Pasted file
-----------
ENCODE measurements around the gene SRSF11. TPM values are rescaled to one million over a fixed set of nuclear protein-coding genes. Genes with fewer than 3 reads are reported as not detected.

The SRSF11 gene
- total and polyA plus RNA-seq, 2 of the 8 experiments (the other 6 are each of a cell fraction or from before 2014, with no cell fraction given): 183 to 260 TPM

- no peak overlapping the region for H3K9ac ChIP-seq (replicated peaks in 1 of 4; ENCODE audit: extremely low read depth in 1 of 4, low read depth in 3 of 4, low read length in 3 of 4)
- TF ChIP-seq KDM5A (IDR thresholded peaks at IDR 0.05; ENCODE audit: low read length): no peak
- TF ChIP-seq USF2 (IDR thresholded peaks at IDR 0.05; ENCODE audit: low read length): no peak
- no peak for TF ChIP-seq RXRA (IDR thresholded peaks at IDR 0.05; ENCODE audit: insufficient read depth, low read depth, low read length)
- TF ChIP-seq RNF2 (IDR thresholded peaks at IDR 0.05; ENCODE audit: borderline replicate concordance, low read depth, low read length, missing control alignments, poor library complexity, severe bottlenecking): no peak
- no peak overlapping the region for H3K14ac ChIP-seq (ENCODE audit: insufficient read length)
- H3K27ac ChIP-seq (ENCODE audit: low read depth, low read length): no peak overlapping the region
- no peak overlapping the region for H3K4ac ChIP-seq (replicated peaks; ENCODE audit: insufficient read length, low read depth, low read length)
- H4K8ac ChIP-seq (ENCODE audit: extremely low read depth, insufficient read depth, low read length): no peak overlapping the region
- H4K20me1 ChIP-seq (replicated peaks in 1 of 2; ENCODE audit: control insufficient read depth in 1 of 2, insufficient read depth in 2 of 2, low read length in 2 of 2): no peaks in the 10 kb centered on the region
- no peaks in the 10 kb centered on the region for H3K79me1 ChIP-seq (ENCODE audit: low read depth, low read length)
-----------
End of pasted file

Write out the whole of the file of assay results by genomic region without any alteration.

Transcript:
ENCODE measurements around the gene SRSF11. TPM values are rescaled to one million over a fixed set of nuclear protein-coding genes. Genes with fewer than 3 reads are reported as not detected.

The SRSF11 gene
- total and polyA plus RNA-seq, 2 of the 8 experiments (the other 6 are each of a cell fraction or from before 2014, with no cell fraction given): 183 to 260 TPM

- no peak overlapping the region for H3K9ac ChIP-seq (replicated peaks in 1 of 4; ENCODE audit: extremely low read depth in 1 of 4, low read depth in 3 of 4, low read length in 3 of 4)
- TF ChIP-seq KDM5A (IDR thresholded peaks at IDR 0.05; ENCODE audit: low read length): no peak
- TF ChIP-seq USF2 (IDR thresholded peaks at IDR 0.05; ENCODE audit: low read length): no peak
- no peak for TF ChIP-seq RXRA (IDR thresholded peaks at IDR 0.05; ENCODE audit: insufficient read depth, low read depth, low read length)
- TF ChIP-seq RNF2 (IDR thresholded peaks at IDR 0.05; ENCODE audit: borderline replicate concordance, low read depth, low read length, missing control alignments, poor library complexity, severe bottlenecking): no peak
- no peak overlapping the region for H3K14ac ChIP-seq (ENCODE audit: insufficient read length)
- H3K27ac ChIP-seq (ENCODE audit: low read depth, low read length): no peak overlapping the region
- no peak overlapping the region for H3K4ac ChIP-seq (replicated peaks; ENCODE audit: insufficient read length, low read depth, low read length)
- H4K8ac ChIP-seq (ENCODE audit: extremely low read depth, insufficient read depth, low read length): no peak overlapping the region
- H4K20me1 ChIP-seq (replicated peaks in 1 of 2; ENCODE audit: control insufficient read depth in 1 of 2, insufficient read depth in 2 of 2, low read length in 2 of 2): no peaks in the 10 kb centered on the region
- no peaks in the 10 kb centered on the region for H3K79me1 ChIP-seq (ENCODE audit: low read depth, low read length)